Monday, 7 July 2008

Bottom Line: McCain's for Staying in Iraq and Obama's for Going

Josh Marshall has a typically sensible post on McCain and Obama's relative positions on the Iraq war. When you clear away all the clutter, McCain and Obama stand in opposite positions:

McCain wants the war to go well so that we can stay in Iraq forever.

Obama wants the war to go well so that we can bring our troops home.

As Josh says:

We have two candidates with starkly different positions. Barack Obama is for an orderly and considered withdrawal of all US combat forces in Iraq, a process he says he will begin immediately upon taking office. John McCain supports a permanent garrisoning of US troops on military bases in Iraq -- a long-term 'presence' which he hopes will require a constantly-diminishing amount of actual combat and thus an ever-diminishing toll in American lives.

This is, I believe, a fair and even generous description of each candidate's essential position. And the recital makes the key point clear: McCain's position is squarely on the wrong side of public opinion -- in fact, to an overwhelming degree.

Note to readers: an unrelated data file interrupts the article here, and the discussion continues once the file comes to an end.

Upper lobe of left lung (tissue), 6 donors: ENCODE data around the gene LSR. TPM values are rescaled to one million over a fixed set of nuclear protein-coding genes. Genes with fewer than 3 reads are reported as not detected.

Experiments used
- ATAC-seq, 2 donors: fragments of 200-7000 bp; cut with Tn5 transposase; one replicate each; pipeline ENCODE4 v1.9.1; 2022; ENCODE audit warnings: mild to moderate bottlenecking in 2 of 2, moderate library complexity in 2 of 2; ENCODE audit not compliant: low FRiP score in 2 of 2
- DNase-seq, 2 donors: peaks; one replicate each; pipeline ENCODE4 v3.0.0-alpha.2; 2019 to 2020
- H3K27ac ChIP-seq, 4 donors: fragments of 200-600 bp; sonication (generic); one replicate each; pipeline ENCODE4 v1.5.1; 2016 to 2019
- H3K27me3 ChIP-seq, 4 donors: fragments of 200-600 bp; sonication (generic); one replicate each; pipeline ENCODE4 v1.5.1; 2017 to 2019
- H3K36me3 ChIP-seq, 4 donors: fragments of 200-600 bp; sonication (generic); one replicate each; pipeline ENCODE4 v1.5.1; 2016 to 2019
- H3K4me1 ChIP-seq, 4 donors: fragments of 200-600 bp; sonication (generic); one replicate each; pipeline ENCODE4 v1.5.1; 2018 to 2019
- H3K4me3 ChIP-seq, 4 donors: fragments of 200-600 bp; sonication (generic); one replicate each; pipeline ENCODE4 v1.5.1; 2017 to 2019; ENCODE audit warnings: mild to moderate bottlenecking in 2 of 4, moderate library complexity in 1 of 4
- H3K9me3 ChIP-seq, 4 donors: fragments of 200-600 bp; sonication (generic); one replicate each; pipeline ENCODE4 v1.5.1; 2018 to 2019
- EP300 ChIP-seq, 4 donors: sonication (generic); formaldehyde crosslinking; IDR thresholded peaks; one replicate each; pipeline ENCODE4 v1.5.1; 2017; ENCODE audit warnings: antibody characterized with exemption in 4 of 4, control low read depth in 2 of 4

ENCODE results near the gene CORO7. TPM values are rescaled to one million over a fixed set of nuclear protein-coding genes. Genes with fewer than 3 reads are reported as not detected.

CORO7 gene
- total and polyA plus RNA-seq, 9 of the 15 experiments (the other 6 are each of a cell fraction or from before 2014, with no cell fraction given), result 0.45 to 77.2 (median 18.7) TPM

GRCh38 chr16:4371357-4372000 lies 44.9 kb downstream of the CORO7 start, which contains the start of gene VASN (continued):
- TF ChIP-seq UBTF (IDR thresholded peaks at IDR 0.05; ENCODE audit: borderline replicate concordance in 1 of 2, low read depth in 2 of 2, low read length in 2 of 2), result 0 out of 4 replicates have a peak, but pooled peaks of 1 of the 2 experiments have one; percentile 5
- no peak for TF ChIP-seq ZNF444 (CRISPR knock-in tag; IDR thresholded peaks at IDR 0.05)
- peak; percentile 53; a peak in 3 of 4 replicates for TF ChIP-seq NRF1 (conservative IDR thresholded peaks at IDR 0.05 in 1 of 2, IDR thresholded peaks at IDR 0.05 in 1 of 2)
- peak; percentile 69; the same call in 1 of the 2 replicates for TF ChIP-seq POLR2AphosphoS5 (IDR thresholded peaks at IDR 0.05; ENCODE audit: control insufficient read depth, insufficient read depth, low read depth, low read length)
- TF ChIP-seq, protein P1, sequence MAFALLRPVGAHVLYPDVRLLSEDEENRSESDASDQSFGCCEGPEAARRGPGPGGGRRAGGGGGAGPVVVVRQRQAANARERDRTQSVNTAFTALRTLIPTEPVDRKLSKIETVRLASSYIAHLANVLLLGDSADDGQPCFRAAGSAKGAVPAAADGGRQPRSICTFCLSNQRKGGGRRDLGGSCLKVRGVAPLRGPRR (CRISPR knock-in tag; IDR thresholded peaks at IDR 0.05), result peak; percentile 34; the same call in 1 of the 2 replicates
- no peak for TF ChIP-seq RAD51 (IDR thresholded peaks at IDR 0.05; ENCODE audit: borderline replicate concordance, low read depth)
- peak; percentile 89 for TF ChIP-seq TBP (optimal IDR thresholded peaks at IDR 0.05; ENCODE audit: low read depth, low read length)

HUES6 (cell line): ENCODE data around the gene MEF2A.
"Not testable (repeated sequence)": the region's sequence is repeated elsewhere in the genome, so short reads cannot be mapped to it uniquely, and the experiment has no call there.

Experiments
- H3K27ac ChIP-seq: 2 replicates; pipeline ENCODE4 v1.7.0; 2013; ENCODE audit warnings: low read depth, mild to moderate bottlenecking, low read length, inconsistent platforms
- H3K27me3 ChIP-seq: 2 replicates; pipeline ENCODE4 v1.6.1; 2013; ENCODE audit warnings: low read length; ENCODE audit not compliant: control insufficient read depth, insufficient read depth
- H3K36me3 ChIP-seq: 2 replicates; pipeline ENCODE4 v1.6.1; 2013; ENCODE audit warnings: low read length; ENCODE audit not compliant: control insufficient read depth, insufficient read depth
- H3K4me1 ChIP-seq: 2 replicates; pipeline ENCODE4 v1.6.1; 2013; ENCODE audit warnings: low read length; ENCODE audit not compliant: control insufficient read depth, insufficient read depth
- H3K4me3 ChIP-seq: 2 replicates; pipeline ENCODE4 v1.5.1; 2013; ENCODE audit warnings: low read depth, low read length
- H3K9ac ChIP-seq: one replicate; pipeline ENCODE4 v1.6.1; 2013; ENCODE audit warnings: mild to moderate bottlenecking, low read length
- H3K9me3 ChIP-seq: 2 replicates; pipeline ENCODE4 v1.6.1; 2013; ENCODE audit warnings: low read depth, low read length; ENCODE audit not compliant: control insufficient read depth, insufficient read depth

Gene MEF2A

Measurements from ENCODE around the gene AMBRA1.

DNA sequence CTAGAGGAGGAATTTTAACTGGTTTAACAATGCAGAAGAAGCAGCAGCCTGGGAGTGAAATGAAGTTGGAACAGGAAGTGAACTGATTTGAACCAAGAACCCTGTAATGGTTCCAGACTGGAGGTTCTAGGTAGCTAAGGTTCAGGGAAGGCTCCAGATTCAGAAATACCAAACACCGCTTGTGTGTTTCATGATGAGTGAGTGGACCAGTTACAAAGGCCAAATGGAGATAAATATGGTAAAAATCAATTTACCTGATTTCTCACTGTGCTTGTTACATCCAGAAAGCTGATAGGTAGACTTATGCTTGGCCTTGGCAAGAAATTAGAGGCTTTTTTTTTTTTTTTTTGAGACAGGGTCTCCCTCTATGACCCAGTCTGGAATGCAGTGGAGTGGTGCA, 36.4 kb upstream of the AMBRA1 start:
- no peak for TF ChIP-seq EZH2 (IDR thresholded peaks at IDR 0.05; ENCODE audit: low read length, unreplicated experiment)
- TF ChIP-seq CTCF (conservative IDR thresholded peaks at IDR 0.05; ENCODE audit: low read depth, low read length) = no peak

This is why the McCain campaign spends what seems almost literally to be all its time (with tractable reporters in tow) scrutinizing the rhetorical entrails of Obama's every statement trying to find some movement or contradiction or frankly anything that can be talked about to keep everybody's attention (press, commentators, citizens, precocious teenagers) off the fact that McCain's position on Iraq is wildly unpopular and even more what McCain's position actually is.

No comments: